Current Diabetes Reports

, 19:142 | Cite as

Natural Alternative Sweeteners and Diabetes Management

  • Emily Mejia
  • Michelle PearlmanEmail author
Lifestyle Management to Reduce Diabetes/Cardiovascular Risk (B Conway and H Keenan, Section Editors)
Part of the following topical collections:
  1. Topical Collection on Lifestyle Management to Reduce Diabetes/Cardiovascular Risk


Purpose of Review

The goal of this review is to discuss the data on natural alternative sweeteners and their effects on glucose homeostasis and other metabolic parameters within the past five years. We sought to answer whether common natural alternative sweeteners have a positive or negative effect on glucose control in both human and animal models, and whether the data supports their widespread use as a tool to help reduce the prevalence of diabetes and associated comorbid conditions.

Recent Findings

Recent studies suggest that natural alternative sweeteners may reduce hyperglycemia, improve lipid metabolism, and have antioxidant effects particularly in those that have baseline diabetes.


Diabetes and metabolic syndrome have become a global healthcare crisis and the sugar overconsumption plays a major role. The use of artificial sweeteners has become more prevalent to improve insulin resistance in those with diabetes, obesity, and metabolic syndrome, although the evidence does not support this result. There are however some promising data to suggest that natural alternative sweeteners may be a better alternative to sugar and artificial sweeteners.


Natural alternative sweeteners Diabetes Stevia Sugar alcohols Rare sugars 


Compliance with Ethical Standards

Conflict of Interest

Emily Mejia and Dr. Michelle Pearlman declare that they have no conflict of interests.

Human and Animal Rights and Informed Consent

This article does not contain any studies with human or animal subjects performed by any of the authors.


Papers of particular interest, published recently, have been highlighted as: • Of importance •• Of major importance

  1. 1.
    Toews I, Kuellenberg de Gaudry D, Sommer H, Meerpohl JJ, Lohner S. Non-nutritive sweeteners for diabetes mellitus. The Cochrane Database of Systematic Reviews. 2017;2017(11):CD012885. Scholar
  2. 2.
    Baynes JW, Thorpe SR. Role of oxidative stress in diabetic complications: a new perspective on an old paradigm. Diabetes. 1999;48(1):1–9. Scholar
  3. 3.
    Prata C, Zambonin L, Rizzo B, Maraldi T, Angeloni C, Vieceli Dalla Sega F, et al. Glycosides from Stevia rebaudiana bertoni possess insulin-mimetic and antioxidant activities in rat cardiac fibroblasts. Oxid Med Cell Longev. 2017;2017:3724545. Scholar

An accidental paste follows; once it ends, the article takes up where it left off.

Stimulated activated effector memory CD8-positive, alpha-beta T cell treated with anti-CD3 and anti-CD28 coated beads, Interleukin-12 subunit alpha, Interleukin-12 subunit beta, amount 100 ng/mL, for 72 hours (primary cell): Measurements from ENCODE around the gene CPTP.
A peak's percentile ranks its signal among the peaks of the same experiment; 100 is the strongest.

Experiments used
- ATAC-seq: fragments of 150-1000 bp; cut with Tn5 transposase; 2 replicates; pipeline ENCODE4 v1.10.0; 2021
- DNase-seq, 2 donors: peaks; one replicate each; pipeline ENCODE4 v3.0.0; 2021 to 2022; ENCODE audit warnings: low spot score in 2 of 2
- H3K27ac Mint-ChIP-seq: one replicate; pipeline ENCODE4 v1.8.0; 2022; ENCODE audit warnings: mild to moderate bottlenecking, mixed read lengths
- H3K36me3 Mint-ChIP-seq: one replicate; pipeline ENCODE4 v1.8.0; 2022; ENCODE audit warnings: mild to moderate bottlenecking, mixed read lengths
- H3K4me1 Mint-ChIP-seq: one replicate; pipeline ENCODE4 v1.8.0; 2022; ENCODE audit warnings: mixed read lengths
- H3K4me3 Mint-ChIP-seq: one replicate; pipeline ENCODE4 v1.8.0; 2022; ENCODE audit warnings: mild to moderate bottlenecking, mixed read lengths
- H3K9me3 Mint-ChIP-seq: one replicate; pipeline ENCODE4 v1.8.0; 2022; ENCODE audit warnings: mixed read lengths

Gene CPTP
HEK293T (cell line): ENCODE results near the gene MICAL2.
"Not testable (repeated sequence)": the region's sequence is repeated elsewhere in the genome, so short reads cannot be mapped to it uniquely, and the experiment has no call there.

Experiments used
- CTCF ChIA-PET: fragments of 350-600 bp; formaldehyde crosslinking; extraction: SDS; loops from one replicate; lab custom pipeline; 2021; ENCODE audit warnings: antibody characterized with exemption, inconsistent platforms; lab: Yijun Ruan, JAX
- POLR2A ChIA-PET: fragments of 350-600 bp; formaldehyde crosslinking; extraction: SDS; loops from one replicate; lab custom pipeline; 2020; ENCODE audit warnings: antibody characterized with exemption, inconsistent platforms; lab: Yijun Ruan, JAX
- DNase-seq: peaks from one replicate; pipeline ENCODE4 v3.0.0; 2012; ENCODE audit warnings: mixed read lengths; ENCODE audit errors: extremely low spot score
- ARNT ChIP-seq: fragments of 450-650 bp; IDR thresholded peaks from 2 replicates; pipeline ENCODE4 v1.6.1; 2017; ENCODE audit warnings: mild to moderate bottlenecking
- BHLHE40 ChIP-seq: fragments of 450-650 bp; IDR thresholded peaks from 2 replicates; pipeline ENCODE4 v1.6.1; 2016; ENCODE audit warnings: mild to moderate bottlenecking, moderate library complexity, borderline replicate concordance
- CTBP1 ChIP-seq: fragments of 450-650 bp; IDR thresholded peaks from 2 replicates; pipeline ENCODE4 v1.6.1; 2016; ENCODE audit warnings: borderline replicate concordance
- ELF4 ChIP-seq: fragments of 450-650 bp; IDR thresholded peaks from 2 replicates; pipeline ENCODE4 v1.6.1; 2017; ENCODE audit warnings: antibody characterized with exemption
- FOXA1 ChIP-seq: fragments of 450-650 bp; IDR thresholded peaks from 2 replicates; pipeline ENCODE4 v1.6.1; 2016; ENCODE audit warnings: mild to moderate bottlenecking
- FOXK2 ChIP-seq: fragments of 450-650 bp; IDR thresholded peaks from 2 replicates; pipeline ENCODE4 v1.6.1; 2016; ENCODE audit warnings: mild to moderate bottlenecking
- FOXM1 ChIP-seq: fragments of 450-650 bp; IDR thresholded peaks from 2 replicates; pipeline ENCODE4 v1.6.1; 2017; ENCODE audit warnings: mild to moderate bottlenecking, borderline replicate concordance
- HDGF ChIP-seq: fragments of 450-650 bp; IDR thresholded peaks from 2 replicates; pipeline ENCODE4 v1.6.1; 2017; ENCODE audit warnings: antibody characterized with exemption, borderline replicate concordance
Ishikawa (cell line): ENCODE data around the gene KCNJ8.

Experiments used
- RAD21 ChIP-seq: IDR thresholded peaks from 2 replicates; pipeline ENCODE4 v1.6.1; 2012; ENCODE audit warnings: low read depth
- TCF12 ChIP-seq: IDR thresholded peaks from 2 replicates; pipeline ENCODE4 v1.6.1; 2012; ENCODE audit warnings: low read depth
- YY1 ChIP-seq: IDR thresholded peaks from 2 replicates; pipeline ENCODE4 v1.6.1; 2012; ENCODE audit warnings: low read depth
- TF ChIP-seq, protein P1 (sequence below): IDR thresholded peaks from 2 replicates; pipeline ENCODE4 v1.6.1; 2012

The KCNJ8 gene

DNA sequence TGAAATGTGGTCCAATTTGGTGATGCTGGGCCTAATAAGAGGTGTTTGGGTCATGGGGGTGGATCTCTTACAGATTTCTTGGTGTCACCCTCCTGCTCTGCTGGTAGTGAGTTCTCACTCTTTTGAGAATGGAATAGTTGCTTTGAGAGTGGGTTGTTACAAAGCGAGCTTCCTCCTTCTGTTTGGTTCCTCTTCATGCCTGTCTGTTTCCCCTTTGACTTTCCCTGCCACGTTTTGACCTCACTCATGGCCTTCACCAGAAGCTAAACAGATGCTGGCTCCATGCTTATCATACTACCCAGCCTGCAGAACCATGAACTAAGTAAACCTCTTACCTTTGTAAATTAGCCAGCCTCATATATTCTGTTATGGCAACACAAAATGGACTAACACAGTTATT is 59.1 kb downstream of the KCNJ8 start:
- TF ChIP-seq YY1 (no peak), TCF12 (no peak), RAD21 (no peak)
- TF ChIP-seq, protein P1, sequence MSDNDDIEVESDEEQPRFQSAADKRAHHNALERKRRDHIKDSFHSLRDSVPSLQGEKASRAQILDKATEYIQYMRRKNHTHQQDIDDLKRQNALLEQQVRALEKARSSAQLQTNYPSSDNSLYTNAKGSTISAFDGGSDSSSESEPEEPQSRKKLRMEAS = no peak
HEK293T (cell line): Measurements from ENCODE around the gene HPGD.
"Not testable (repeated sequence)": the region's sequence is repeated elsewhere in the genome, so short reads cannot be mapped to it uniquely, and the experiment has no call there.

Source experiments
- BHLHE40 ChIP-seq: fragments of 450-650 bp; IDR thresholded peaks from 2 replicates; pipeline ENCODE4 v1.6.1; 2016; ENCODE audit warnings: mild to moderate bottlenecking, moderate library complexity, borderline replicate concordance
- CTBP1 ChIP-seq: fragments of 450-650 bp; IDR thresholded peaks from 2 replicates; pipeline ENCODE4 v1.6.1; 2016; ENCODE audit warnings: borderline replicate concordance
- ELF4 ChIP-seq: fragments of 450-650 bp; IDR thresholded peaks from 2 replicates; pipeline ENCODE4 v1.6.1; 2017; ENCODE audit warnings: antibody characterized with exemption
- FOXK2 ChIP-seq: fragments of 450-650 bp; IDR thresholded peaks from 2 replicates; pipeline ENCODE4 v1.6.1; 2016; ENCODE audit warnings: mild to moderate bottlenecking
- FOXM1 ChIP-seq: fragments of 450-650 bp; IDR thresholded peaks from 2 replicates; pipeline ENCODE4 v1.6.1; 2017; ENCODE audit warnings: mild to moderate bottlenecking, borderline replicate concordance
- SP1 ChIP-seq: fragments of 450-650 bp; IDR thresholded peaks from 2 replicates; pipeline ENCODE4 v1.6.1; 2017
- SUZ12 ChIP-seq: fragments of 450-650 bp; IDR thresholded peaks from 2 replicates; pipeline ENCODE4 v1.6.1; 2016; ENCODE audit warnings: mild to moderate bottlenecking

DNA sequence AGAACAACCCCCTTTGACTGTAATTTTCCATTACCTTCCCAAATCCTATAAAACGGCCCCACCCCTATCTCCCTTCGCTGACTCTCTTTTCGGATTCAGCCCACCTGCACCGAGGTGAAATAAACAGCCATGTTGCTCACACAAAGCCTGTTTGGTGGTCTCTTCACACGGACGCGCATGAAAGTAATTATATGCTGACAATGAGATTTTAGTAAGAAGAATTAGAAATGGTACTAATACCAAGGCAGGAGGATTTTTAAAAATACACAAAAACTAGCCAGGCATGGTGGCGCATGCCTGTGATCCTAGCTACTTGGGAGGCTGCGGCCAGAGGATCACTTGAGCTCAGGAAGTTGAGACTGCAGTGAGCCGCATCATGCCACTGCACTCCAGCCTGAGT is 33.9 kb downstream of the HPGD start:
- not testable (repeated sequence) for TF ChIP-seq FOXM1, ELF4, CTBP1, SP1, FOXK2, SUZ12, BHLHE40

4. 4.
    Evert AB, Boucher JL, Cypress M, Dunbar SA, Franz MJ, Mayer-Davis EJ, et al. Nutrition therapy recommendations for the management of adults with diabetes. Diabetes care. 2014;37(Supplement 1):S120–S43.CrossRefGoogle Scholar
  5. 5.
    Adult obesity facts. Center for Disease Control and Prevention. 2018. Accessed 6/23/19.
  6. 6.
    Organization WH. Global report on diabetes. 2016. 2017.Google Scholar
  7. 7.
    Bender C, Graziano S, Zimmermann BF. Study of Stevia rebaudiana Bertoni antioxidant activities and cellular properties. Int J Food Sci Nutr. 2015;66(5):553–8.CrossRefGoogle Scholar
  8. 8.
    Carrera-Lanestosa A, Moguel-Ordonez Y, Segura-Campos M. Stevia rebaudiana Bertoni: a natural alternative for treating diseases associated with metabolic syndrome. J Med Food. 2017;20(10):933–43. Scholar
  9. 9.
    Tey SL, Salleh NB, Henry CJ, Forde CG. Effects of non-nutritive (artificial vs natural) sweeteners on 24-h glucose profiles. Eur J Clin Nutr. 2017;71(9):1129–32. Scholar
  10. 10.
    Tey S, Salleh N, Henry J, Forde C. Effects of aspartame-, monk fruit-, stevia-and sucrose-sweetened beverages on postprandial glucose, insulin and energy intake. Int J Obes. 2017;41(3):450.CrossRefGoogle Scholar
  11. 11.
    Ritu M, Nandini J. Nutritional composition of Stevia rebaudiana, a sweet herb, and its hypoglycaemic and hypolipidaemic effect on patients with non-insulin dependent diabetes mellitus. J Sci Food Agric. 2016;96(12):4231–4.CrossRefGoogle Scholar
  12. 12.
    Onakpoya IJ, Heneghan CJ. Effect of the natural sweetener, steviol glycoside, on cardiovascular risk factors: a systematic review and meta-analysis of randomised clinical trials. Eur J Prev Cardiol. 2015;22(12):1575–87.CrossRefGoogle Scholar
  13. 13.
    Ahmad U, Ahmad RS. Anti diabetic property of aqueous extract of Stevia rebaudiana bertoni leaves in streptozotocin-induced diabetes in albino rats. BMC Complement Altern Med. 2018;18(1):179–11. Scholar
  14. 14.
    Elnaga NA, Massoud MI, Yousef M, Mohamed HH. Effect of stevia sweetener consumption as non-caloric sweetening on body weight gain and biochemical’s parameters in overweight female rats. Annals of Agricultural Sciences. 2016;61(1):155–63.CrossRefGoogle Scholar
  15. 15.
    Assaei R, Mokarram P, Dastghaib S, Darbandi S, Darbandi M, Zal F, et al. Hypoglycemic effect of aquatic extract of Stevia in pancreas of diabetic rats: PPARγ-dependent regulation or antioxidant potential. Avicenna journal of medical biotechnology. 2016;8(2):65.PubMedPubMedCentralGoogle Scholar
  16. 16.
    Aranda-González I, Moguel-Ordóñez Y, Chel-Guerrero L, Segura-Campos M, Betancur-Ancona D. Evaluation of the antihyperglycemic effect of minor steviol glycosides in normoglycemic and induced-diabetic Wistar rats. J Med Food. 2016;19(9):844–52. Scholar
  17. 17.
    • Akbarzadeh S, Eskandari F, Tangestani H, Bagherinejad ST, Bargahi A, Bazzi P et al. The effect of Stevia rebaudiana on serum omentin and visfatin level in STZ-induced diabetic rats. Journal of dietary supplements. 2015;12(1):11-22. Proposed molecular mechanism for stevia’s insulin-mimetic properties. Google Scholar
  18. 18.
    Mooradian AD, Smith M, Tokuda M. The role of artificial and natural sweeteners in reducing the consumption of table sugar: a narrative review. Clinical nutrition eSPen. 2017;18:1–8.CrossRefGoogle Scholar
  19. 19.
    Noronha JC, Braunstein CR, Glenn AJ, Khan TA, Viguiliouk E, Noseworthy R, et al. The effect of small doses of fructose and allulose on postprandial glucose metabolism in type 2 diabetes: a double-blind, randomized, controlled, acute feeding, equivalence trial. Diabetes Obes Metab. 2018;20(10):2361–70. Scholar